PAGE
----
Now, how did the sermon end? In preaching lingo this is referred to as “bringing it home” and/or “landing the plane”. Many times this will be a time when people are most challenged to live out the main points of the sermon. The pastor may provide a creative way for you to remember and live out the sermon. In many churches, also, the glorious Gospel will be proclaimed. People will be told of their need for Jesus and be given an opportunity to put their trust in Jesus as their Savior. Do you remember how the last sermon ended?

Ok, here is how your memory of the last sermon could make a drastic impact on your life and the life of your church for generations. One more question, take a step back from the trees and look at the forest. Was the main focus of the sermon morality or the person of Jesus? Think it through, was the pastor focusing on: getting you out of debt; making you more generous, improving your marriage; reducing your anxiety; increasing your joy; getting you to be more involved? Or was the sermon about Jesus?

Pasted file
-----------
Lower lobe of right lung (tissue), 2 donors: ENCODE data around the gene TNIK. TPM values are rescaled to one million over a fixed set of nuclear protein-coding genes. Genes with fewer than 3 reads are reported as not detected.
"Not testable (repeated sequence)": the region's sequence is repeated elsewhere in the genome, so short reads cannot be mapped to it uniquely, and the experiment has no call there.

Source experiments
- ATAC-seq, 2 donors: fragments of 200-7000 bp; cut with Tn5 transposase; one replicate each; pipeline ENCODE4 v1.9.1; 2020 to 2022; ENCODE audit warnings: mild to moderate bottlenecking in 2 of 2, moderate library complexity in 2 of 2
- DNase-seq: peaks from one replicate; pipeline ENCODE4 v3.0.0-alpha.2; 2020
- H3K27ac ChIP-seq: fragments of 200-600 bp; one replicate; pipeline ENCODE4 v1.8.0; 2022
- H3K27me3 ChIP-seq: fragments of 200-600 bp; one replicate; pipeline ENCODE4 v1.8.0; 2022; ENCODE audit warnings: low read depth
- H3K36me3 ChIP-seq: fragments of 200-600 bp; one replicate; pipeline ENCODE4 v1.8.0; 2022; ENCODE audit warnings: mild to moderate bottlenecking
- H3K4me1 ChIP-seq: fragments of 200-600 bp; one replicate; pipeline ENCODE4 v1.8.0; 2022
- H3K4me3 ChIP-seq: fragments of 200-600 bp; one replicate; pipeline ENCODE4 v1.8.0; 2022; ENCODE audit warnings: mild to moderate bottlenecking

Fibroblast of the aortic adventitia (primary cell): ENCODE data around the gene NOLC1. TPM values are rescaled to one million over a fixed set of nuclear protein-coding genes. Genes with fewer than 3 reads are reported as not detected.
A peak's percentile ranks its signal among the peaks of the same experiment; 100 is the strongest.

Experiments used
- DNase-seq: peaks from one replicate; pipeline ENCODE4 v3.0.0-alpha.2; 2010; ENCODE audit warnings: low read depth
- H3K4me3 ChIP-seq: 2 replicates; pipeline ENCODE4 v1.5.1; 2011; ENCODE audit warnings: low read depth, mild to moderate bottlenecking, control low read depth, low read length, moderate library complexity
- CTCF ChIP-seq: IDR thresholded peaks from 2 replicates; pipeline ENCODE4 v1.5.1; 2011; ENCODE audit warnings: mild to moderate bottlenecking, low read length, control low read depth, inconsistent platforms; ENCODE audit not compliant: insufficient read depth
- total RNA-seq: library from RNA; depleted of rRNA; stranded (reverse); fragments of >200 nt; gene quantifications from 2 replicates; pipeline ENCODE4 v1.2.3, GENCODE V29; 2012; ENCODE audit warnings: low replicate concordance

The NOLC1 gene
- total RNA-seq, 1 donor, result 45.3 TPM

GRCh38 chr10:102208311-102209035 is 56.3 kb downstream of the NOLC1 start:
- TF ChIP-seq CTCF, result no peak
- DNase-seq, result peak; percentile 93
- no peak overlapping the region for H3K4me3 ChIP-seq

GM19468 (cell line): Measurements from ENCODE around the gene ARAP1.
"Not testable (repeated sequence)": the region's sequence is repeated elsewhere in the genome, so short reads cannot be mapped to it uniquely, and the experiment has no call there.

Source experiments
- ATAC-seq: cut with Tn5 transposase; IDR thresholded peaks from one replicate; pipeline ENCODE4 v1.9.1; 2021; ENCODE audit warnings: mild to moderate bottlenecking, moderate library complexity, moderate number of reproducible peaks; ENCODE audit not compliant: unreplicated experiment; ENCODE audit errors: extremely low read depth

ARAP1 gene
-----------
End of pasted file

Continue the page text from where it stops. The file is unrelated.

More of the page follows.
Here’s a getting-out-of-debt sermon outline Preaching Morality:

I’ve been in debt and it stinks. So many of us are in debt, listen to these statistics about debt. Here is what we have learned about the stress debt places on our lives. Do you want that stress? Let’s look what the Bible says about debt. God doesn’t like debt so we need to get out of it. Let me help you with some time-tested principles. Here are 3 main points about getting out of debt. Dave Ramsey has some great ways to help us get out of debt. Let’s pray for Jesus to help us get out of debt. If you don’t know Jesus as your Savior, please trust Him today.